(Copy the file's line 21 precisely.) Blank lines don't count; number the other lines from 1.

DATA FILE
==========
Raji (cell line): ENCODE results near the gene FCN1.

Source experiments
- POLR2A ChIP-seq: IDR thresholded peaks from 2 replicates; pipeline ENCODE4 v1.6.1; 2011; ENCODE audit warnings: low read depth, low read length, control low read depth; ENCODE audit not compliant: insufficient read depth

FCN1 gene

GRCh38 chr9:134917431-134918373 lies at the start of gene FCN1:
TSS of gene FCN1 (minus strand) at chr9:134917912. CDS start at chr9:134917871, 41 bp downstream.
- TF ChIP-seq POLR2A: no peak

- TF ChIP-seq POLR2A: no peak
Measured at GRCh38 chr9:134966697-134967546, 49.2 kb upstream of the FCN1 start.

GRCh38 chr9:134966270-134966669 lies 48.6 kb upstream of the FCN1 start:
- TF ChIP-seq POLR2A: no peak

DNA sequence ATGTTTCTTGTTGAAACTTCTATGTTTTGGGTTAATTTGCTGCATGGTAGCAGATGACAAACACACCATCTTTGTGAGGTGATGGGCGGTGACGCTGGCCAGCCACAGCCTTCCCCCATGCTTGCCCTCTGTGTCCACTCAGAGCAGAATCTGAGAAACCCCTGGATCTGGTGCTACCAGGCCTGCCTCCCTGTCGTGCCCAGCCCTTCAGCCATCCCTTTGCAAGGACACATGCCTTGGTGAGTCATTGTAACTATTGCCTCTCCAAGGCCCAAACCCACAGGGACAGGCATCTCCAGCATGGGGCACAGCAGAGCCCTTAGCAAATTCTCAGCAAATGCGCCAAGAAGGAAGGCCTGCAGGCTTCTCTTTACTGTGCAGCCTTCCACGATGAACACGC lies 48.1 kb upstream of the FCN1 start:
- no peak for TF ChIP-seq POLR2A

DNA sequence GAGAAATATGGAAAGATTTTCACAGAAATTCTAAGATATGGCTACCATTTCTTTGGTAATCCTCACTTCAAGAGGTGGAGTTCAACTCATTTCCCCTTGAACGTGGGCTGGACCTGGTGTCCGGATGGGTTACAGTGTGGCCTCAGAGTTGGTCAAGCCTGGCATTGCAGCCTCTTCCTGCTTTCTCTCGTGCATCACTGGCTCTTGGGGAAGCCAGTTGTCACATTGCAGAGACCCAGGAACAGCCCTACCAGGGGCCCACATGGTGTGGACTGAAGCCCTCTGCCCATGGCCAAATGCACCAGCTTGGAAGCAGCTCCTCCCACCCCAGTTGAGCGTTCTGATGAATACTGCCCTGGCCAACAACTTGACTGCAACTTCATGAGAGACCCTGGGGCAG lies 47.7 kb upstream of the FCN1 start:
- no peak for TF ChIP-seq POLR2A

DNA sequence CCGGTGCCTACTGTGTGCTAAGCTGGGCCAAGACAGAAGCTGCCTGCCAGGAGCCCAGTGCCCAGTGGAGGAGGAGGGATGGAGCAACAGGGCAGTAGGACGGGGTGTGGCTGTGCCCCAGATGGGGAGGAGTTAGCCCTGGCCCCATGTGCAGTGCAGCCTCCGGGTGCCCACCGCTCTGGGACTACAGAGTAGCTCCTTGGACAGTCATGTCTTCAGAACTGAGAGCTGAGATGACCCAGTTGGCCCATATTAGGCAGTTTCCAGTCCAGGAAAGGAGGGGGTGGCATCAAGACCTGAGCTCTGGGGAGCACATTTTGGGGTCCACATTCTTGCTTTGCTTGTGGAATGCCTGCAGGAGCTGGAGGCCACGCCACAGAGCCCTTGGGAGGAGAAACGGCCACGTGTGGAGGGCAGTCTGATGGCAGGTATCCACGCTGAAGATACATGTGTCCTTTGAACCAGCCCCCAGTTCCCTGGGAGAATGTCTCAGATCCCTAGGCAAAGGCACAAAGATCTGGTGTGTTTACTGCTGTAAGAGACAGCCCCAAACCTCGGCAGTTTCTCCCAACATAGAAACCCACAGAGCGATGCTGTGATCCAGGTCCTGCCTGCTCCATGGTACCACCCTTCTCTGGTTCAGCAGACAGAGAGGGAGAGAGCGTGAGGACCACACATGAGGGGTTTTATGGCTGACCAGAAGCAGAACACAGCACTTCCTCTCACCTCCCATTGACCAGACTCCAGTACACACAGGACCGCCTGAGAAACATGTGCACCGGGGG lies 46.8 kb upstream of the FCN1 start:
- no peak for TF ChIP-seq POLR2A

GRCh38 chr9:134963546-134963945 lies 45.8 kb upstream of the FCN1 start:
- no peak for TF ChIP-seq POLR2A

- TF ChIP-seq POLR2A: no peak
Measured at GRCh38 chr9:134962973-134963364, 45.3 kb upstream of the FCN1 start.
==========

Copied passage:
Measured at GRCh38 chr9:134962973-134963364, 45.3 kb upstream of the FCN1 start.